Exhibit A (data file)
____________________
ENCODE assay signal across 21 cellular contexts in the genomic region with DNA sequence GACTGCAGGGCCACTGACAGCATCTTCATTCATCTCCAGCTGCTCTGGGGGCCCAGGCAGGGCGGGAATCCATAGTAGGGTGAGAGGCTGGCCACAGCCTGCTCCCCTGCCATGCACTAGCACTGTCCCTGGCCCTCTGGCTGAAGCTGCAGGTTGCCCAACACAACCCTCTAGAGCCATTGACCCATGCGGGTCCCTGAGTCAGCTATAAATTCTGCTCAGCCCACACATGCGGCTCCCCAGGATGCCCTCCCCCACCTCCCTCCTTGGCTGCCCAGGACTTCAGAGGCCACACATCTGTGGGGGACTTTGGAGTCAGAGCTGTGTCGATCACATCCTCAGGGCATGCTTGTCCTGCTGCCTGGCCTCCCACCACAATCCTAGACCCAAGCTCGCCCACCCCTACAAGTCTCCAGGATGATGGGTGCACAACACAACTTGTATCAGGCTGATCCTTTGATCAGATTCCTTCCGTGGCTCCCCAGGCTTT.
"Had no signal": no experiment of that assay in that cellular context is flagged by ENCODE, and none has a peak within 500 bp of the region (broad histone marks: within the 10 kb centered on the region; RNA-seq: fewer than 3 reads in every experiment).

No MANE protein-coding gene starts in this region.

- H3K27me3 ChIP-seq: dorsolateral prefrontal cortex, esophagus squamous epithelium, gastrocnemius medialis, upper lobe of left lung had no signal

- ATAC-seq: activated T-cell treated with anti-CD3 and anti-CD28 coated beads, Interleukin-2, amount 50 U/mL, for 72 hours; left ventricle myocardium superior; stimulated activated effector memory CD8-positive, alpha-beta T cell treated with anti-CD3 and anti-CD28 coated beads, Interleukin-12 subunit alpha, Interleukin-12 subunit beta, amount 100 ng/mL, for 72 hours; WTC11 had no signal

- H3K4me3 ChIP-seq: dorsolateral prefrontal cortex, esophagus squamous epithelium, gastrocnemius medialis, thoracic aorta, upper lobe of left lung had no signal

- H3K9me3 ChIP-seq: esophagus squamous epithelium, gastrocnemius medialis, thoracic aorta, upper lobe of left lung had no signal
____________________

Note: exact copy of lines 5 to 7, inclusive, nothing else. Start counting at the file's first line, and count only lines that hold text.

- ATAC-seq: activated T-cell treated with anti-CD3 and anti-CD28 coated beads, Interleukin-2, amount 50 U/mL, for 72 hours; left ventricle myocardium superior; stimulated activated effector memory CD8-positive, alpha-beta T cell treated with anti-CD3 and anti-CD28 coated beads, Interleukin-12 subunit alpha, Interleukin-12 subunit beta, amount 100 ng/mL, for 72 hours; WTC11 had no signal

- H3K4me3 ChIP-seq: dorsolateral prefrontal cortex, esophagus squamous epithelium, gastrocnemius medialis, thoracic aorta, upper lobe of left lung had no signal

- H3K9me3 ChIP-seq: esophagus squamous epithelium, gastrocnemius medialis, thoracic aorta, upper lobe of left lung had no signal